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La Jolla, CA.----The number of foreclosure proceedings started against California homeowners fell slightly in the April-through-June period compared with the prior three months, but remained higher than last year. The dip from earlier this year occurred as lenders and their loan servicers took time to revise procedures and priorities in an environment of continuing home price depreciation, economic distress and mortgage defaults, a real estate information service reported.

Lenders sent out a total of 124,562 default notices during the second quarter (April through June). That was down 8.0% from the prior quarter's record 135,431 default notices, and up 2.4% from 121,673 in second quarter 2008, according to MDA DataQuick. The San Diego firm tracks real estate trends nationally via public property records.

"There is a perception that the housing market is dragging along bottom, that it probably won't get much worse, and that the lenders need to get serious about processing the backlog of delinquencies, either with work-outs or foreclosure. We're hearing that some lenders and servicers are doing just that, hiring more people to do the necessary paperwork. That means the foreclosure numbers will probably shoot back up during the third quarter," said John Walsh, DataQuick president.

The median origination month for last quarter's defaulted loans was July 2006, the same as during the first quarter. A year ago the median origination month was April 2006, so the foreclosure process has moved three months forward during the past 12 months.

"Either the mid 2006 loans were particularly nasty, or lenders and servicers haven't kept up with new delinquencies. Looking below the surface statistics it appears likely that it's both," Walsh said.

The lenders that originated the most loans that went into default last quarter were JPMorgan's ( JPM) Washington Mutual, Wells Fargo ( WFC) and Bank of America's ( BAC) Countrywide.

Along with Bank of America itself and World Savings, they were all the most active in 2006. Their default rates are all below 10%, far below the rates of Argent Mortgage (55.1% of loans resulting in a default notice), WMC Mortgage (54.6%) First Franklin (51.8%)and New Century Mortgage (50.8%).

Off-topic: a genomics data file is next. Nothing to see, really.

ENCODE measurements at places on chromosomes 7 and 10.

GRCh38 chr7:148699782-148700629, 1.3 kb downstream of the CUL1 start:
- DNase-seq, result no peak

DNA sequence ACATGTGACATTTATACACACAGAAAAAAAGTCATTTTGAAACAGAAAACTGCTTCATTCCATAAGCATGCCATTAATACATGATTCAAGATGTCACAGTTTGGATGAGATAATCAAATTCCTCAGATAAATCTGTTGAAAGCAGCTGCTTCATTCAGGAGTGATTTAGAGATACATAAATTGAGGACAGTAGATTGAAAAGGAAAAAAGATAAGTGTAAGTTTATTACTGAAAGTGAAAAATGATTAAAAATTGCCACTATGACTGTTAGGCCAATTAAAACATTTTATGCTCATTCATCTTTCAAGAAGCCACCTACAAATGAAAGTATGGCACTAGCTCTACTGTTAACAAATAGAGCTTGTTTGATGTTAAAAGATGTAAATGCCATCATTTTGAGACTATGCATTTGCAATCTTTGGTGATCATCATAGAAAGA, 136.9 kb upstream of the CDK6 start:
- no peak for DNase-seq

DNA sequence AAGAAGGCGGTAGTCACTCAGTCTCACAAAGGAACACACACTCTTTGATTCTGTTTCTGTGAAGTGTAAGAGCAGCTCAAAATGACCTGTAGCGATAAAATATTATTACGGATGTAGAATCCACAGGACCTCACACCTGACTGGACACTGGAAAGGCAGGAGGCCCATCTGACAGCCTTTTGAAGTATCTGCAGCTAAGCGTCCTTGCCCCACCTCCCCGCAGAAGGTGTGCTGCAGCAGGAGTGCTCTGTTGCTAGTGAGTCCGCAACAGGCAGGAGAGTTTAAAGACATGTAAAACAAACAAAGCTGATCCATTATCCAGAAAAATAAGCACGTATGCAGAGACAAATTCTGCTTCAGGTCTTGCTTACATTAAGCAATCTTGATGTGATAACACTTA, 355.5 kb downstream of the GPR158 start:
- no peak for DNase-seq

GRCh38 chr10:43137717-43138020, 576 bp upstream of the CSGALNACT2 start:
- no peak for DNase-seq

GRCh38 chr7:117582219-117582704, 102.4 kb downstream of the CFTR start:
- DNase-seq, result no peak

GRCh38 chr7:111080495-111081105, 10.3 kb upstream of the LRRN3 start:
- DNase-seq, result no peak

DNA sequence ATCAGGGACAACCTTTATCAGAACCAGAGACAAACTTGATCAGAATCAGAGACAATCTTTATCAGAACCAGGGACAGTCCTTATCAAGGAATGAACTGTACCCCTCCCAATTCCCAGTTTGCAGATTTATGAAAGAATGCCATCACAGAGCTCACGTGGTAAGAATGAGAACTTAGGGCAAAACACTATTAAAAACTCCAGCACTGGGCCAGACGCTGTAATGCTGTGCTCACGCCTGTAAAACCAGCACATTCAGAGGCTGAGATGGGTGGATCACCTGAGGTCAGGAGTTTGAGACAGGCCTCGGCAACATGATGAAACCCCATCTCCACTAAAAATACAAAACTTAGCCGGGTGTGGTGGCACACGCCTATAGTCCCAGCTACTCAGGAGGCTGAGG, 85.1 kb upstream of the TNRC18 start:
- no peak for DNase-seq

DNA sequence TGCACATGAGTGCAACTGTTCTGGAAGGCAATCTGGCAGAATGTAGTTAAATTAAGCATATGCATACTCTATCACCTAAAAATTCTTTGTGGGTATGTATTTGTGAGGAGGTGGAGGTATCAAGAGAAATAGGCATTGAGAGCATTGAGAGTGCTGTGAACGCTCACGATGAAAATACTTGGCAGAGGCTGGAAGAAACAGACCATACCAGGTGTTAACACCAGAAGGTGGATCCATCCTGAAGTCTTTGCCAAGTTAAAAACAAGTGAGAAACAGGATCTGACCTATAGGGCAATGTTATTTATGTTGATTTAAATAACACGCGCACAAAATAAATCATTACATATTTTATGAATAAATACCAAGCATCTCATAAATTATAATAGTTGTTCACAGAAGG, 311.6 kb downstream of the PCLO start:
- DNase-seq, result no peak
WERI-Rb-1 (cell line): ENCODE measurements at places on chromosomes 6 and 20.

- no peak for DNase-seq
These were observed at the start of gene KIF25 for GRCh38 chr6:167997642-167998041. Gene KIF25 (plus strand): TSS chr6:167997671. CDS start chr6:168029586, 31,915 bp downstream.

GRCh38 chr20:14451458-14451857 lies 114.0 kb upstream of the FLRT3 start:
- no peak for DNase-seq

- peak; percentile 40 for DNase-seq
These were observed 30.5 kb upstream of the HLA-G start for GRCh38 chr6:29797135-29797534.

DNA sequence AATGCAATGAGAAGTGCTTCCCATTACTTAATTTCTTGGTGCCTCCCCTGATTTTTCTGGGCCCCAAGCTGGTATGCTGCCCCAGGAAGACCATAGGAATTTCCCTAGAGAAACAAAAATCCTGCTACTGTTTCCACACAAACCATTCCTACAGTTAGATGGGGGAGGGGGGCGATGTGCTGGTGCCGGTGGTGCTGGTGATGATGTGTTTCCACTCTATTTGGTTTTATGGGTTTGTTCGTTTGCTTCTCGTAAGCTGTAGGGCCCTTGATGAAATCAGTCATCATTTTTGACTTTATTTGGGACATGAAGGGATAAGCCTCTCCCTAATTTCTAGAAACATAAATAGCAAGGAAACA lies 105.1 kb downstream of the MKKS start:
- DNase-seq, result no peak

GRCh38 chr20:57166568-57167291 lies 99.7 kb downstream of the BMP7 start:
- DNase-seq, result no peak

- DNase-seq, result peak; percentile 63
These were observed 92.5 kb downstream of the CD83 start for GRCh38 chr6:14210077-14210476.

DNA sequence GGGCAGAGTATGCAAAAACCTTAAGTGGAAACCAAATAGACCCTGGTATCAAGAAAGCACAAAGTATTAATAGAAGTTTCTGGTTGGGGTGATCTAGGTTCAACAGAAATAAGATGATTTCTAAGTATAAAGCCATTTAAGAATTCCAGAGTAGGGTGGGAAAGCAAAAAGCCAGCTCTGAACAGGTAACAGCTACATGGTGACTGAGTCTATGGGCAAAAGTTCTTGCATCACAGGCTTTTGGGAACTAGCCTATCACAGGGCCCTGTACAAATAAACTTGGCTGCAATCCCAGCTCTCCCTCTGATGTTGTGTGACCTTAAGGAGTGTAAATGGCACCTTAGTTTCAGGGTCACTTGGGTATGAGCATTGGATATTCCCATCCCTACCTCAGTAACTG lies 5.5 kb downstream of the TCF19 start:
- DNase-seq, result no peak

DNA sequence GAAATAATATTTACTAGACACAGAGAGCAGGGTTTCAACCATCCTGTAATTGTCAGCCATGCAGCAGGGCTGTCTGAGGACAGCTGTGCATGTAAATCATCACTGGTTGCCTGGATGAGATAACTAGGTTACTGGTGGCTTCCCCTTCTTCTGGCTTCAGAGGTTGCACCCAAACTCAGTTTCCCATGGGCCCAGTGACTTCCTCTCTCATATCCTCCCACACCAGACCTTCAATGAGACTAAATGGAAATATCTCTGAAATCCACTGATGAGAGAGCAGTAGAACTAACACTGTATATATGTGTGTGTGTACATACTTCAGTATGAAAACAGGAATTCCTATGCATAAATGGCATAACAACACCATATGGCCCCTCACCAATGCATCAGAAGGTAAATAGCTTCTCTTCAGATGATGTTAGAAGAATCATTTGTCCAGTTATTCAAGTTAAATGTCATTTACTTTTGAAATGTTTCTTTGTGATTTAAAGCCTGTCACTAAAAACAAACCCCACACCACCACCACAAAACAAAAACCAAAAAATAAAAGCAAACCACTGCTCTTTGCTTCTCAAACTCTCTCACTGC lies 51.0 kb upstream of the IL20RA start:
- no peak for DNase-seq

Many, if not most, of the loans made in 2006 are owned and/or

serviced by lending institutions other than those that made the loans (mortgages are often sold off after the initial lender originates the loan, and are often serviced by a different entity). Many of the originating lending institutions no longer exist. The "servicers" pursuing the highest number of delinquencies last quarter were JPMorgan, BAC Home Loans Servicing, and Mortgage Electronic Registration Systems.

While most first quarter 2009 foreclosure activity was still concentrated in affordable inland communities, there were signs that the foreclosure problem was intensifying in more expensive areas. The state's most affordable sub-markets, which represent 25% of the state's housing stock, accounted for more than 52.0% of all default activity in 2008. In first quarter 2009 it fell to 47.5%, and last quarter it dipped to 45.0%.

On primary mortgages, California homeowners were a median five months behind on their payments when the lender filed the notice of default. The borrowers owed a median $12,911 on a median $345,000 mortgage.

On home equity loans and lines of credit, borrowers owed a median $4,152 on a median $65,700 credit line. However the amount of the credit line that was actually in use cannot be determined from public records.

San Diego-based MDA DataQuick is a division of MDA Lending Solutions, a subsidiary of Vancouver-based MacDonald Dettwiler and Associates. MDA DataQuick monitors real estate activity nationwide and provides information to consumers, educational institutions, public agencies, lending institutions, title companies and industry analysts. Notices of Default are recorded at county recorders offices and mark the first step of the formal foreclosure process.

Although 124,555 default notices were filed last quarter, they involved 122,829 homes because some borrowers were in default on multiple loans (e.g. a primary mortgage and a line of credit). Multiple default recordings on the same home are trending down, DataQuick reported.

Mortgages were least likely to go into default in San Francisco, Marin and San Mateo counties - the historical norm. The probability was highest in Merced, Riverside, and Madera counties.

Trustees Deeds recorded, or the actual loss of a home to foreclosure, totaled 45,667 during the second quarter. That's up 4.7% from 43,620 for the prior quarter, and down 27.9% from 63,316 for second-quarter 2008. They reached a record 79,511 during last year's third quarter before dropping because of a new state law that slowed the entire foreclosure process and lenders' temporary policy changes (e.g. a temporary foreclosure moratorium).

In the last real estate cycle, Trustees Deeds peaked at 15,418 in third-quarter 1996. The state's all-time low was 637 in the second quarter of 2005, MDA DataQuick reported.

There are 8.5 million houses and condos in the state.

Foreclosure resales declined slightly as a market factor, accounting for 50.1% of all California resale activity last quarter. It was 57.8% the prior quarter, a year ago it was 40.1%. Foreclosure resales varied significantly by area, from 6.3% in Marin County to 78.3% in Merced County.